Does Blake Griffin Actually Have to Pay Almost $300,000 a Month in Child Support?

Being a pro athlete with a million-dollar salary is something people dream of. It seems like a good lifestyle to have, but it has drawbacks, too. Being a wealthy athlete can cause issues, especially with a divorce or birth of a child. The more you make, the more you might pay in alimony or child support. Blake Griffin has learned that the hard way. But is it true that he has to pay almost $300,000 in child support monthly?

Does Blake Griffin pay more than $250,000 in child support?

NBA all-star Blake Griffin has two children with his former fiancee, Brynn Cameron. According to the Detroit Free Press, a celebrity blog claimed to obtain court documents from Griffin’s paternity trial. These documents outline his financial obligation for child support as being $258,000 per month.

This would be a massive payout — nearly $3.1 million for the year — even for someone like Griffin, whose annual income clocks in at $35 million, according to the documents. Griffin says he is paying for a five-bedroom home in Manhattan Beach, Calif., for Cameron and the children.

The former couple disputes the amount

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Griffin and Cameron refuted the media reports that Griffin was ordered to pay more than a quarter-million each month for child support. The former couple issued a joint statement to clear the air and bring out what they say is the truth, although they failed to disclose Griffin’s payment amounts. In the statement, Griffin and Cameron said that the financial details of their child support agreement, as reported in the media are “inaccurate.”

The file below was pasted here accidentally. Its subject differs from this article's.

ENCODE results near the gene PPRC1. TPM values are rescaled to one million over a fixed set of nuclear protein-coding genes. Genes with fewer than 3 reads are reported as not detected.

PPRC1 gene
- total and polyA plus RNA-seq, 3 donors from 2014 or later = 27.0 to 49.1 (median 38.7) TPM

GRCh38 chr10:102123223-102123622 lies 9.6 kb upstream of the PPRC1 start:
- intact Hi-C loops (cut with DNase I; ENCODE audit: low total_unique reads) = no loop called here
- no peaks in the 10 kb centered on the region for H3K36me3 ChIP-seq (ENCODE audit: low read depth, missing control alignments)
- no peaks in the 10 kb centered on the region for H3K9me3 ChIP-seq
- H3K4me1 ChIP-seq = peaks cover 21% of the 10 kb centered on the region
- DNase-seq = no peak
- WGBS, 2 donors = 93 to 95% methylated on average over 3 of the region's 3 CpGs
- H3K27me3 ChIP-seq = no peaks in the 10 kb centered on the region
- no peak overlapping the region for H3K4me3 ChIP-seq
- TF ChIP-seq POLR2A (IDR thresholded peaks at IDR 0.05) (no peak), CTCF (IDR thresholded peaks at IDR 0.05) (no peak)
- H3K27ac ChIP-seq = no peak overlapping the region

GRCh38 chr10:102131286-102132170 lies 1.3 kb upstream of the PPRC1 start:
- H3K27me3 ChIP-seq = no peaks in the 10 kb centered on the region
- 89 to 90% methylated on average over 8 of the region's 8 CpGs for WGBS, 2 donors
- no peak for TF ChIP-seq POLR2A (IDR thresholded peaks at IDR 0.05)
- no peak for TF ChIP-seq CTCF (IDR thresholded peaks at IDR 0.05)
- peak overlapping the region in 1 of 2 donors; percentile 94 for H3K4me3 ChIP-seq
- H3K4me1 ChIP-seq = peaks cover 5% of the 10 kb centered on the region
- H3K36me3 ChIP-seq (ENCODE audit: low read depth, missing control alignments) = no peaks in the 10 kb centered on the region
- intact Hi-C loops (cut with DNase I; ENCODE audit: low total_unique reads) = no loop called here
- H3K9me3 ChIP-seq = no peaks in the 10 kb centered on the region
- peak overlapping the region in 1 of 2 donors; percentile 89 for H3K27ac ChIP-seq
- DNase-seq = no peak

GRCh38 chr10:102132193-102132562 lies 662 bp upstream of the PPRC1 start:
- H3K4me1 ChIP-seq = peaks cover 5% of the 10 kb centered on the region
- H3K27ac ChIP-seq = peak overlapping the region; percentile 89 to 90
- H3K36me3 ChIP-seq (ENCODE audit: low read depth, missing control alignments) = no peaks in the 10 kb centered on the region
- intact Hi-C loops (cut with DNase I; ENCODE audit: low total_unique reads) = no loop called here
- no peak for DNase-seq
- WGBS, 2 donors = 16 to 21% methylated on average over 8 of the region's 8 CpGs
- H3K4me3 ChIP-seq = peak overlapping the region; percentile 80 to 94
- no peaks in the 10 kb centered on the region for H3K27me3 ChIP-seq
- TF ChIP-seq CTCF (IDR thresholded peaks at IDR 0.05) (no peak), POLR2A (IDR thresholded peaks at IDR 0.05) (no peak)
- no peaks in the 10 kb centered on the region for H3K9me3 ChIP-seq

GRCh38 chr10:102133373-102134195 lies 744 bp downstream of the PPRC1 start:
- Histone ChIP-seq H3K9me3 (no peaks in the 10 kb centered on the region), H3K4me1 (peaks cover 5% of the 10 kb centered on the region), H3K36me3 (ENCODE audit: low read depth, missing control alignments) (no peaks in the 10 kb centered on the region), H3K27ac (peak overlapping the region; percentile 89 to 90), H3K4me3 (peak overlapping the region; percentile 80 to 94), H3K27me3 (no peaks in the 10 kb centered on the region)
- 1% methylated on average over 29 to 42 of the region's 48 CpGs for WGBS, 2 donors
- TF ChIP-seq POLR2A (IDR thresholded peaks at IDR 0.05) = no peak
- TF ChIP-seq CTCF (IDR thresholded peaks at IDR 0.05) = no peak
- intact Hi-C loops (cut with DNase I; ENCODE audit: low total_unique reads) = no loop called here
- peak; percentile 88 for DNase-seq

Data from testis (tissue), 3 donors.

Their statement said they “have settled amicably and are moving forward with co-parenting their two children.” As you would expect from a statement of this type being released by celebrities, they just made that statement without going into any private information, continuing the statement by referencing the “confidential nature” of their settlement agreement and confirming that “no further details will be released.”

That last line opens the door for the media and public to speculate about how much Griffin pays Cameron. Even if it’s not $258,000, which seems like a high number, Griffin likely isn’t getting away with small payments given what he makes in the NBA and with his endorsements, and especially since he’s paying for Cameron to live in a five-bedroom house in Southern California, where property values are high.

Griffin’s performance on the court

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Griffin is more at home on the basketball court than he is in a courtroom. But he didn’t get much playing time with the Pistons this season. A knee injury limited him to 18 games in 2019-20 — all before the season was paused due to the COVID-19 pandemic — and puts his availability for the start of next season into question.

When he did play this season, Griffin wasn’t putting up the types of numbers people expect. He averaged 15.5 points per game while shooting just 35.2% from the field in 28.4 minutes per game — all career lows. His 4.7 rebounds per game were almost three fewer than the previous season. And Griffin was averaging 3.3 assists per game when he got injured.

At 31 years old and coming off an injury like this, Griffin’s best days may be behind him as he in on the backside of his NBA career. The Pistons still have him under contract for the next two seasons, with a commitment of about $75 million over that time, before he becomes a free agent in the offseason of 2022, So even if his performance doesn’t recover, he’ll still be playing for at least a couple more seasons.